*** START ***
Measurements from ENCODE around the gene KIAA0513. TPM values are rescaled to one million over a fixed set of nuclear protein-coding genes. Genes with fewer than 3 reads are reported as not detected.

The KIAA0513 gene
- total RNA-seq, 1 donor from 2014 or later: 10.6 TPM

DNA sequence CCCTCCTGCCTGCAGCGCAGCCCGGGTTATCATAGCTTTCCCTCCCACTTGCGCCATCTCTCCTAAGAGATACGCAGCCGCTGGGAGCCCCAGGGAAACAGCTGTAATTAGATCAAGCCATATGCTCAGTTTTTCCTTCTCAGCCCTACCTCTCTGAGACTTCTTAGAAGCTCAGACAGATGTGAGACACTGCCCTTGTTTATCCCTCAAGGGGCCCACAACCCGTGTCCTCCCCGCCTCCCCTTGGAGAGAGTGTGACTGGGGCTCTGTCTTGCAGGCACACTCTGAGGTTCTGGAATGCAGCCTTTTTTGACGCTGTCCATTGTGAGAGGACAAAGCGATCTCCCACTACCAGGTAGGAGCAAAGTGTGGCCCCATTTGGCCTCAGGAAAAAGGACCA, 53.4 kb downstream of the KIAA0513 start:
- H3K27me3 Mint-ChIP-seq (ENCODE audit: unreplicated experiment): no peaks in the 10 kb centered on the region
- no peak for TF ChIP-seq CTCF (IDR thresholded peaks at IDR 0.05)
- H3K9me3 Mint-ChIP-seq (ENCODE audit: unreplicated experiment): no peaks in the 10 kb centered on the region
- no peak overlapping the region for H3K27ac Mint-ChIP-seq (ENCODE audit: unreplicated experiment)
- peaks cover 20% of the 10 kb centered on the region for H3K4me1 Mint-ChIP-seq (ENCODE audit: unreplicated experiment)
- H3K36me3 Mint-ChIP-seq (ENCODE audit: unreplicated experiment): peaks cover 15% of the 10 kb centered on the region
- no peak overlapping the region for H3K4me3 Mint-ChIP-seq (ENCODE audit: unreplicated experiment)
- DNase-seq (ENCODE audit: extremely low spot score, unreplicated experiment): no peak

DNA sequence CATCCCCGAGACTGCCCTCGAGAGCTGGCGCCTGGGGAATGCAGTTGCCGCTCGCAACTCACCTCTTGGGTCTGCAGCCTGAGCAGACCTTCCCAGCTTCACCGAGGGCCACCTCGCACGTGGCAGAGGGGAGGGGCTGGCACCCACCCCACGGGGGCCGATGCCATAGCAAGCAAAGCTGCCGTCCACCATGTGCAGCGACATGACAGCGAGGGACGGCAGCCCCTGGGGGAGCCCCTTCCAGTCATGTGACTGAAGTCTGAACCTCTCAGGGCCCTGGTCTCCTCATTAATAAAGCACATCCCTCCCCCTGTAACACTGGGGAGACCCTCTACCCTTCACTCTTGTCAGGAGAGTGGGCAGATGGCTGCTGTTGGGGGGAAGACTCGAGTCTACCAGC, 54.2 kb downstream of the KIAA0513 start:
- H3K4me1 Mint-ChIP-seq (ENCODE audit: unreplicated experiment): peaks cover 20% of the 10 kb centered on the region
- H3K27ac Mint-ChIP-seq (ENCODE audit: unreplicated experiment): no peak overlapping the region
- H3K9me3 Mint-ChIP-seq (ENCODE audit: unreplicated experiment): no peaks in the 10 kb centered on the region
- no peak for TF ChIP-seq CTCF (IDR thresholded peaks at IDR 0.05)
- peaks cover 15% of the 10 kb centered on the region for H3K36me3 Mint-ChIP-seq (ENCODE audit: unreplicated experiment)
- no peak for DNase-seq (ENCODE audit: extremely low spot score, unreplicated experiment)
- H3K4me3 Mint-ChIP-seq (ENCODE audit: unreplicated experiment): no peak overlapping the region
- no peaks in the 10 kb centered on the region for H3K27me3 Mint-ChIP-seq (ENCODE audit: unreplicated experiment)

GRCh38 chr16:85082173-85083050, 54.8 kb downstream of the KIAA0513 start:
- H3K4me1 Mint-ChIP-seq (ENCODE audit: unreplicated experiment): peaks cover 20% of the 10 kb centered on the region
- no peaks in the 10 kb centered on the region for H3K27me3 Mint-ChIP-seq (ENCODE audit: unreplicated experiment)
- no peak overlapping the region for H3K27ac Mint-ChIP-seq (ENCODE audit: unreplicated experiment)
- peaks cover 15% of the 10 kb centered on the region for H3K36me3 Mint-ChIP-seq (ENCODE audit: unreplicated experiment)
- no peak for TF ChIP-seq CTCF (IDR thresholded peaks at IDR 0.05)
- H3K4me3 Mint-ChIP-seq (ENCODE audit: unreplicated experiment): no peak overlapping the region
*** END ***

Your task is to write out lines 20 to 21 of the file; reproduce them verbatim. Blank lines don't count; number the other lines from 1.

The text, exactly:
- H3K4me3 Mint-ChIP-seq (ENCODE audit: unreplicated experiment): no peak overlapping the region
- no peaks in the 10 kb centered on the region for H3K27me3 Mint-ChIP-seq (ENCODE audit: unreplicated experiment)